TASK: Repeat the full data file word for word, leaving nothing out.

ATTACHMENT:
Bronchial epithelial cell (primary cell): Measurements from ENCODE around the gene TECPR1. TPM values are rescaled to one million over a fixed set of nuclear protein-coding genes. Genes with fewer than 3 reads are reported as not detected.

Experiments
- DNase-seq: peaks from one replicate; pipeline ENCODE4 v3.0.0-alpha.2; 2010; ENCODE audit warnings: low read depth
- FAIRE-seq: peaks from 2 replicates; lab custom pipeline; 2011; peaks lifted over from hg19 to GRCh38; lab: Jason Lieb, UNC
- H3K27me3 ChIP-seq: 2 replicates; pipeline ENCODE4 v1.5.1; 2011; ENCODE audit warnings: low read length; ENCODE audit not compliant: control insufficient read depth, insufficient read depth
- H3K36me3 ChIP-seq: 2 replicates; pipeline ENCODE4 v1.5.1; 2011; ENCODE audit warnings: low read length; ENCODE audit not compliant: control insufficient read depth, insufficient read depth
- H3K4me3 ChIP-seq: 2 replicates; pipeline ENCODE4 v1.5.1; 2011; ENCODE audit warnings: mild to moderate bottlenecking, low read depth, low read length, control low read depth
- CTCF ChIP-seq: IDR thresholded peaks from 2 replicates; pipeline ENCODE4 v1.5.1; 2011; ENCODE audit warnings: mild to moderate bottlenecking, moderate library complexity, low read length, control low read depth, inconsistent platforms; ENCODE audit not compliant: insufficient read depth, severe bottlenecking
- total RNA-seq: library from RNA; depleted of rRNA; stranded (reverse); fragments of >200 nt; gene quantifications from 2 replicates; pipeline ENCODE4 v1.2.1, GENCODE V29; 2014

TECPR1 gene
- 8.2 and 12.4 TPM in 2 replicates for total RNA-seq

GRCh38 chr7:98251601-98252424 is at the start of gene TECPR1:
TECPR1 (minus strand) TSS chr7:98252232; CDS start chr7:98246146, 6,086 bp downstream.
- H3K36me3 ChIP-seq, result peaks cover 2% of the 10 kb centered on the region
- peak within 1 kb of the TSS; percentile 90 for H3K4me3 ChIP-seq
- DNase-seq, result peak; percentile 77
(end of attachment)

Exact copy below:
Bronchial epithelial cell (primary cell): Measurements from ENCODE around the gene TECPR1. TPM values are rescaled to one million over a fixed set of nuclear protein-coding genes. Genes with fewer than 3 reads are reported as not detected.

Experiments
- DNase-seq: peaks from one replicate; pipeline ENCODE4 v3.0.0-alpha.2; 2010; ENCODE audit warnings: low read depth
- FAIRE-seq: peaks from 2 replicates; lab custom pipeline; 2011; peaks lifted over from hg19 to GRCh38; lab: Jason Lieb, UNC
- H3K27me3 ChIP-seq: 2 replicates; pipeline ENCODE4 v1.5.1; 2011; ENCODE audit warnings: low read length; ENCODE audit not compliant: control insufficient read depth, insufficient read depth
- H3K36me3 ChIP-seq: 2 replicates; pipeline ENCODE4 v1.5.1; 2011; ENCODE audit warnings: low read length; ENCODE audit not compliant: control insufficient read depth, insufficient read depth
- H3K4me3 ChIP-seq: 2 replicates; pipeline ENCODE4 v1.5.1; 2011; ENCODE audit warnings: mild to moderate bottlenecking, low read depth, low read length, control low read depth
- CTCF ChIP-seq: IDR thresholded peaks from 2 replicates; pipeline ENCODE4 v1.5.1; 2011; ENCODE audit warnings: mild to moderate bottlenecking, moderate library complexity, low read length, control low read depth, inconsistent platforms; ENCODE audit not compliant: insufficient read depth, severe bottlenecking
- total RNA-seq: library from RNA; depleted of rRNA; stranded (reverse); fragments of >200 nt; gene quantifications from 2 replicates; pipeline ENCODE4 v1.2.1, GENCODE V29; 2014

TECPR1 gene
- 8.2 and 12.4 TPM in 2 replicates for total RNA-seq

GRCh38 chr7:98251601-98252424 is at the start of gene TECPR1:
TECPR1 (minus strand) TSS chr7:98252232; CDS start chr7:98246146, 6,086 bp downstream.
- H3K36me3 ChIP-seq, result peaks cover 2% of the 10 kb centered on the region
- peak within 1 kb of the TSS; percentile 90 for H3K4me3 ChIP-seq
- DNase-seq, result peak; percentile 77